• More publicly traded banks are using restricted stock. The stock typically vests over a three-to-five year period, to provide a retention tool, or vests based on achievement of specific performance measures. Common performance measures include the company’s shareholder return relative to a peer group, return on assets, or earnings per share. Goals for the highest executives tend to be focused on corporate performance, while lower level employees have more weight given to individual and department goals. Private companies can offer incentives in the form of “synthetic stock” or “phantom stock” that increases in value with the company’s value, and is ultimately paid in cash.
  • Long-term incentives are an increasingly important part of the average executive’s pay, but the percentage varies greatly by size of bank. For example, CEOs at banks above $1 billion in assets on average receive 26 percent of compensation in long-term incentives, typically stock, according to a review of about 150 publicly traded companies by Blanchard Consulting Group. For banks between $500 million and $1 billion in assets, the percentage of total compensation that is long-term is 12 percent.
  • Stock options are going away. Regulators have a “stated disdain” for stock options, according to compensation consultant Todd Leone of McLagan. “They have been slowly dying on the vine,’’ he said. Powerful shareholder advisory groups, such as Institutional Shareholder Services and Glass Lewis & Co., don’t consider stock options tied to performance.
  • Gone are the days of executives getting change-in-control payouts when a sale occurred even when they didn’t lose their jobs. The payouts also are smaller, in the range of two to three times base pay, rather than four or five times base pay as was common five or six years ago, said Barack Ferrazzano attorney Andy Strimaitis.

Figuring out how to pay top executives has always been a huge challenge for the board. You don’t want to lose top talent to competitors, but you also don’t want to give overly lavish pay packages, either. There is no one way to do this. There are plenty of ways to get your bank in trouble with regulators or ensure a negative say-on-pay vote at the annual shareholders’ meeting, but each board has to come to its own decision about what makes an optimal pay package.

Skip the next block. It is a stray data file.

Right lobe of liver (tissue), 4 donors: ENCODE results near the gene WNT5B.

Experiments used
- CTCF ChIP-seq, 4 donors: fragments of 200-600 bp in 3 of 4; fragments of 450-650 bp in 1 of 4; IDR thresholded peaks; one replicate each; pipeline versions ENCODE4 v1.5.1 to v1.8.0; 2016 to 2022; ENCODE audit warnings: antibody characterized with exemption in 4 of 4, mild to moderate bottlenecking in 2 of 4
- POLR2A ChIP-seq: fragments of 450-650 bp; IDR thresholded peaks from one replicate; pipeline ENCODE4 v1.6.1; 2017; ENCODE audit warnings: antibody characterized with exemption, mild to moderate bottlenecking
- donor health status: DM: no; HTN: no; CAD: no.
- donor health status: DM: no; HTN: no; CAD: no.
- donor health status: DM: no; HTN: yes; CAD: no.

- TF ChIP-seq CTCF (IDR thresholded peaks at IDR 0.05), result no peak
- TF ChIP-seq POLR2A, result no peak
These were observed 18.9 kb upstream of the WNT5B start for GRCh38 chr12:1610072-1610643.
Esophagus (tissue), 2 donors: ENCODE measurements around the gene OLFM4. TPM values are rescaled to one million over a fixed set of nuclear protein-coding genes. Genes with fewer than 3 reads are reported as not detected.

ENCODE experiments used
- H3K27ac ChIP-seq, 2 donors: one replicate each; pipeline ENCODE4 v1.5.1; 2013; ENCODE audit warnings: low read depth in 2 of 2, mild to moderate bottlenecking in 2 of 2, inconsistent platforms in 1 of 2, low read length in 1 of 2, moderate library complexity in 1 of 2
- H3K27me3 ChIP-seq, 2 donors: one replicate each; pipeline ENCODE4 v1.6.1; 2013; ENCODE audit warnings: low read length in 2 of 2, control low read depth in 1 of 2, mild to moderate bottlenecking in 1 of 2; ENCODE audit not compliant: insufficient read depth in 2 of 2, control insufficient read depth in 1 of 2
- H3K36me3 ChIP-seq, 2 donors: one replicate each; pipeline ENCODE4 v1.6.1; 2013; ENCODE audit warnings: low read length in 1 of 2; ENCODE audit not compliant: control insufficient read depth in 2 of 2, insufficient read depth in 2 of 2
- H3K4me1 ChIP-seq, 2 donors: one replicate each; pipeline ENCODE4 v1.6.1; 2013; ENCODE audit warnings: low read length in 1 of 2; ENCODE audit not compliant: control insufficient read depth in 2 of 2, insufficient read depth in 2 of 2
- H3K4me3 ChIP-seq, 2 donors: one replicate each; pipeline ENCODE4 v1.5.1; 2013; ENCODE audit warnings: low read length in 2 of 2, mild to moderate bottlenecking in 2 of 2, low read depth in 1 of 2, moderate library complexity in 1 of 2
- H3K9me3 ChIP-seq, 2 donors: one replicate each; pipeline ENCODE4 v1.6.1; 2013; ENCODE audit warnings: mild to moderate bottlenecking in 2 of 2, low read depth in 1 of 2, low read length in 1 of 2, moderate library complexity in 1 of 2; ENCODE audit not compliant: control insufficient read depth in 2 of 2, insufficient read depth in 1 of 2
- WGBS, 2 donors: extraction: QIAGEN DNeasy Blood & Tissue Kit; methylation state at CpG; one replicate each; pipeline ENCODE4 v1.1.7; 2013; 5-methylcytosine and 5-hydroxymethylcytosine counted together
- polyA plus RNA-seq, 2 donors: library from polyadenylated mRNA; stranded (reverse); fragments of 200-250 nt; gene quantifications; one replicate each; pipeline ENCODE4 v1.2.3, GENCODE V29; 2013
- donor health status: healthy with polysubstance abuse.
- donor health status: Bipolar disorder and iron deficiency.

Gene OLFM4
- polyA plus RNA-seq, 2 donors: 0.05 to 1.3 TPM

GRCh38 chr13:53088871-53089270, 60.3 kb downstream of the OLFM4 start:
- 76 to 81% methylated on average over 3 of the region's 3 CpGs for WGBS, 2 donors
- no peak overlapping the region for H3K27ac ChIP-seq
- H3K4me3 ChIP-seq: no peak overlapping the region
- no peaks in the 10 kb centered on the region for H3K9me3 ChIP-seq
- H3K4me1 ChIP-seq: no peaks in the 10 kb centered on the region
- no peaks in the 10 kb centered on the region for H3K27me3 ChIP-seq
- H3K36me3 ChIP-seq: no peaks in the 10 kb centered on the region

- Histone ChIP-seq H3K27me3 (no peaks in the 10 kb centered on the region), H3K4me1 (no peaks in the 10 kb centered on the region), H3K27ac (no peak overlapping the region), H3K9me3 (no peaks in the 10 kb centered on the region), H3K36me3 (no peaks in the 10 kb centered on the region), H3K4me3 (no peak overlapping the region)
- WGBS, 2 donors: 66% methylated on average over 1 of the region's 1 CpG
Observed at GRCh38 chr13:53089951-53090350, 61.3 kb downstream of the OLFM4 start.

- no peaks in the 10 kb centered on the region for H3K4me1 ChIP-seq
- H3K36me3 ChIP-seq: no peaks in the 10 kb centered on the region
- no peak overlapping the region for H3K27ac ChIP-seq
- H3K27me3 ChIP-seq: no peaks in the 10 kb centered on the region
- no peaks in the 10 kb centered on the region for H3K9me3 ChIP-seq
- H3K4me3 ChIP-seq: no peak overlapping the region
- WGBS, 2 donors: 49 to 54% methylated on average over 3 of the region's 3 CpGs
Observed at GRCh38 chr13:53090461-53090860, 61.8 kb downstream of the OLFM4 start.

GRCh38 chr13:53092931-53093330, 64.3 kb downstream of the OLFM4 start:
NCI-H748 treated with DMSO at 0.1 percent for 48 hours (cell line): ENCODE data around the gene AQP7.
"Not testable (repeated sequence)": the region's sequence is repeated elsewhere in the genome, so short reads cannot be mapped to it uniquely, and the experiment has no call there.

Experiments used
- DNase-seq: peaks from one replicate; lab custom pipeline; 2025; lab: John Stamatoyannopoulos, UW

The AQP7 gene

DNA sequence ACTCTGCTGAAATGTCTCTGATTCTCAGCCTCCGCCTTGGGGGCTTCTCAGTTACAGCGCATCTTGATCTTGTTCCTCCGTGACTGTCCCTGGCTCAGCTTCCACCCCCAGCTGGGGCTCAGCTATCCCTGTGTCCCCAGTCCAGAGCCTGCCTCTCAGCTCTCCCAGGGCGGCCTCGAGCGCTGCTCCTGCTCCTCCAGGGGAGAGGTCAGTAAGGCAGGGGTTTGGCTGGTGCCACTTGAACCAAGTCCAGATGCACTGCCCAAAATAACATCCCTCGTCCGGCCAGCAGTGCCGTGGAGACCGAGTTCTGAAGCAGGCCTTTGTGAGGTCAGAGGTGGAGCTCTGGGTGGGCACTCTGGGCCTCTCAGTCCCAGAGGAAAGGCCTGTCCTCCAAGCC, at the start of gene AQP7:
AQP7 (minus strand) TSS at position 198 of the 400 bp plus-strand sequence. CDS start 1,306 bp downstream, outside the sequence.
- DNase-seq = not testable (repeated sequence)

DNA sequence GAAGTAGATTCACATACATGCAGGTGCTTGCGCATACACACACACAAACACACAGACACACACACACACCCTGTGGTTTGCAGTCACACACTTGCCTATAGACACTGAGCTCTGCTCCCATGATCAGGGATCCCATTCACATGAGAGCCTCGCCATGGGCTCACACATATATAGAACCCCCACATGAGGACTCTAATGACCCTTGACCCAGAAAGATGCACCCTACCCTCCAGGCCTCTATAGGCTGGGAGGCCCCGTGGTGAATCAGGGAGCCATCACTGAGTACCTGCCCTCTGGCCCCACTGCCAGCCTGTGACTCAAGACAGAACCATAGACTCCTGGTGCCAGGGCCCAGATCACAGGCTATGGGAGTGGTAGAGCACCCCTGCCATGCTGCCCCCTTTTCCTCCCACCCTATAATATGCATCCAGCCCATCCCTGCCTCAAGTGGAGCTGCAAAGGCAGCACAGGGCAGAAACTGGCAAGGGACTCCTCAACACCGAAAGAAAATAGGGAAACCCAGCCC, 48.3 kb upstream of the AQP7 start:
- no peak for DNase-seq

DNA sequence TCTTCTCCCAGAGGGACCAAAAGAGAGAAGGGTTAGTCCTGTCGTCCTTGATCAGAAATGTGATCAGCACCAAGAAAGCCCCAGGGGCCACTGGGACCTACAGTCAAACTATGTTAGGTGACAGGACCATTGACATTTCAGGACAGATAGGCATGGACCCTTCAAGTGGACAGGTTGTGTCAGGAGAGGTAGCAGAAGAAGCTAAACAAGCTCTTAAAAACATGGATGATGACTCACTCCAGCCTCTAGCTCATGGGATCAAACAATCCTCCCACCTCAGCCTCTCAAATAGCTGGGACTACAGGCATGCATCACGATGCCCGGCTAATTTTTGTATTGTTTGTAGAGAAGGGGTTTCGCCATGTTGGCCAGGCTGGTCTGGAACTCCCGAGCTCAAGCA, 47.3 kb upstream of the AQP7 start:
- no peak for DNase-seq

Banks Increasingly Use Restricted Stock


11-10-14-Blanchard.jpgEquity compensation practices at community banks have shifted significantly during the past 10 years. This shift has focused primarily on the type of equity, the way in which equity is granted, and the prevalence of equity use for both executives and directors. While some of the changes have been triggered by regulatory bodies, I believe some of the changes have also been the result of common sense and experience.

Executive Equity Grant Trends
In the early 2000s, before the implementation of stock option accounting, stock options were the most prevalent form of equity compensation. But with the implementation of stock option accounting under FAS123R (now ASC 718), companies now had to recognize a stock option expense and there was the chance that the executive never recognized a reward if the stock price declined after grant. In the late 2000s, numerous stock options were “underwater,” or no longer accomplishing the goals of equity compensation for executives, including reward, retention and link to shareholders. As such, the last five years have seen a significant rise in grants of full-value shares (commonly, restricted stock units or RSUs). These full-value shares will:

  1. Always have value (so long as the underlying stock has value). They can’t go “underwater.”